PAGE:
second chamber for leading air to be heated out
form acoustic vibration damping means, and
prising two plates extending outwardly in verti-.
wardly and upwardly and then inwardly along
2. A heater of the internal combustion type
the walls of said second chamber.
1
comprising, a central combustion chamber form
'7. A heater of the internal combustion t
ing means, a heat exchanger of generally ?at
comprising in combination, means providing a
disc-like shape surrounding ‘said combustion
combustion chamber, means for supplying a corn
chamber, said heat exchanger having a pair of
disc-like plates with external and internal gener l6 bustible mixture of fuel and air to said chamber,
ally radial flns formed integrally therewith, ' means for igniting the mixture in said chamber,‘
means forming a second chamber about the up
means for’ securing said plates together, means
per portion of said combustion chamber and com
held between the internal fins of said plates to
means for circulating air to ‘be heated past said 20 cally spaced relation to each other, the wall of
the combustion chamber having a series of open~
external fins.
3. A heater of the internal combustion type ‘ ings therethrough leading into said second cham
ber for the escape of the combustion gases, a per
comprising, a central combustion chamber form
forated wall section in the form of a ring. divid
ing means, a heat exchanger of generally ?at
ing on’ the inner portion of said second chamber
disc-like shape surrounding said combustion
from the outer portion ‘thereof, acoustic vibration
chamber, said heat exchanger having a pair of
damping means loosely ?lling the inner portion.
disc-like plates with external and internal gen
of said second chamber-,an exhaust duct opening
erally radial fins formed integrally therewith,
from the outerportion of said second chamber,
‘means for securing said plates together, means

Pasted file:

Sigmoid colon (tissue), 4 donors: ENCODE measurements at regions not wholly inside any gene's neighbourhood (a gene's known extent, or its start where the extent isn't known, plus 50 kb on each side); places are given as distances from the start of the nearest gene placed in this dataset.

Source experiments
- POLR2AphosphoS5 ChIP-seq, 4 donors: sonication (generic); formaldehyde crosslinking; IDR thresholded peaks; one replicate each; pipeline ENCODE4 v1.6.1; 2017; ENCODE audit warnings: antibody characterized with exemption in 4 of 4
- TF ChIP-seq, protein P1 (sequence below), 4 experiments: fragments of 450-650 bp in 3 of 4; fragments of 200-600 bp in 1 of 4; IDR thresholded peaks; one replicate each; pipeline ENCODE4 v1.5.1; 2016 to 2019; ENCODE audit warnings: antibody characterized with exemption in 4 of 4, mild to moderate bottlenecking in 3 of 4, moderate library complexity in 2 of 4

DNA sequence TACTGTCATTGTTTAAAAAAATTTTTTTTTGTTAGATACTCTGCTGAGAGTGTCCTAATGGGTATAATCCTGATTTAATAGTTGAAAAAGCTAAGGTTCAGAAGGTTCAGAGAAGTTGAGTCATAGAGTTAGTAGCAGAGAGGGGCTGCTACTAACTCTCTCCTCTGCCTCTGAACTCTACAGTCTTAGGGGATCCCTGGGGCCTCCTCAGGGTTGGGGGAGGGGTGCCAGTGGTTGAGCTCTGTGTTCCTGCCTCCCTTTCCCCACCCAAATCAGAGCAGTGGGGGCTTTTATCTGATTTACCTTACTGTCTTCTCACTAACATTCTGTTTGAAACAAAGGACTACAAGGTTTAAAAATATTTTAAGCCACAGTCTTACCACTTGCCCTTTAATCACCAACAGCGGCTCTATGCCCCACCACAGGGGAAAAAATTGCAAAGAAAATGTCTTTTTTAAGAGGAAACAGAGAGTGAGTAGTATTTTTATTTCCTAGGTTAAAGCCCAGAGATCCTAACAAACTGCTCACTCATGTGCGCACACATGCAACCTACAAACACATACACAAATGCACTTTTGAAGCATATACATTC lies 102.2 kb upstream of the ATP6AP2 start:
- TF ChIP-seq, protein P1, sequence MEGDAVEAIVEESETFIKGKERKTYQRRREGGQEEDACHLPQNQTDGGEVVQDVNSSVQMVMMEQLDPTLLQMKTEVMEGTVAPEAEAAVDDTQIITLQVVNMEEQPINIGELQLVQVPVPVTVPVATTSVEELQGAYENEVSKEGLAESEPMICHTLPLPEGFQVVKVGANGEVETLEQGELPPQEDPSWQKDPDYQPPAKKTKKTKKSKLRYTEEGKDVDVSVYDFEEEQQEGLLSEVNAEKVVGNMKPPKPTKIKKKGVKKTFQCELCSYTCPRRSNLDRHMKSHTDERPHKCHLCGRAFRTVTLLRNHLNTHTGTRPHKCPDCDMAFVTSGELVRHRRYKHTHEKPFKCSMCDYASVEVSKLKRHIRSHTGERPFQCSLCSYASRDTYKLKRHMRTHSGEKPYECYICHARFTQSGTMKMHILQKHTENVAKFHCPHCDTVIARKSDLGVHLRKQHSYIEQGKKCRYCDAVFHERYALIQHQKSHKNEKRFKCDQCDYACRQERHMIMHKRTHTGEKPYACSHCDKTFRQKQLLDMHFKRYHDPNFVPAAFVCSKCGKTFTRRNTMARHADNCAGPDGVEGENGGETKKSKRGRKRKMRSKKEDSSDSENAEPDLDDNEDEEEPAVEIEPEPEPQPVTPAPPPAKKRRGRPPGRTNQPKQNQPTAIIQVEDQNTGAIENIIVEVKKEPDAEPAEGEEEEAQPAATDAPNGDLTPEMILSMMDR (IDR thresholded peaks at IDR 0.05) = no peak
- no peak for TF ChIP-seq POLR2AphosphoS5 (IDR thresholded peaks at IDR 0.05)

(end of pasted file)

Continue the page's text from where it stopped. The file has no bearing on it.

held between the internal ?ns of said plates to 30 and means comprising a heat exchanger for lead
ing air to be heated outwardly and upwardly and
form an acoustic vibration damping means, said
damping means comprising a pair ‘of perforated
then inwardly along the yvalls of said second
annular members forming a space between them
and a filler oil acoustic damping material within
chamben.
said space.
_
ii. In a heating apparatus, the combination of
means forming a combustion chamber, means
for supplying a‘ combustible mixture of a liquid
loci and air to said combustion chamber, said
means having ports opening into said combus
tion chamber near the bottom thereof, a heat
exchanger of generally flat shape secured to said
combustion chamber and surrounding a portion.
'
8. A heater of the internal combustion type
comprising in combination means providing a
combustion chamber, means for supplying a com;
bustible mixture oi‘ fuel and air to said chamber,
means for igniting the mixture in said chamber,
means forming a second chamber about the up
‘ per portion oi’ said combustion chamber and com
prising two plates extending outwardly in verti
cally spaced relation to each other, the wall of
the combustion chamber having a series of open-r
of the latter, said heat exchanger comprising a
ings therethrough leading into said second sham.
fins and having a peripheral exhaust passageway,
combustion chamber for the escape of the comm
bustion gases from the combustion chamber,
acoustic vibration damping means loosely ?lling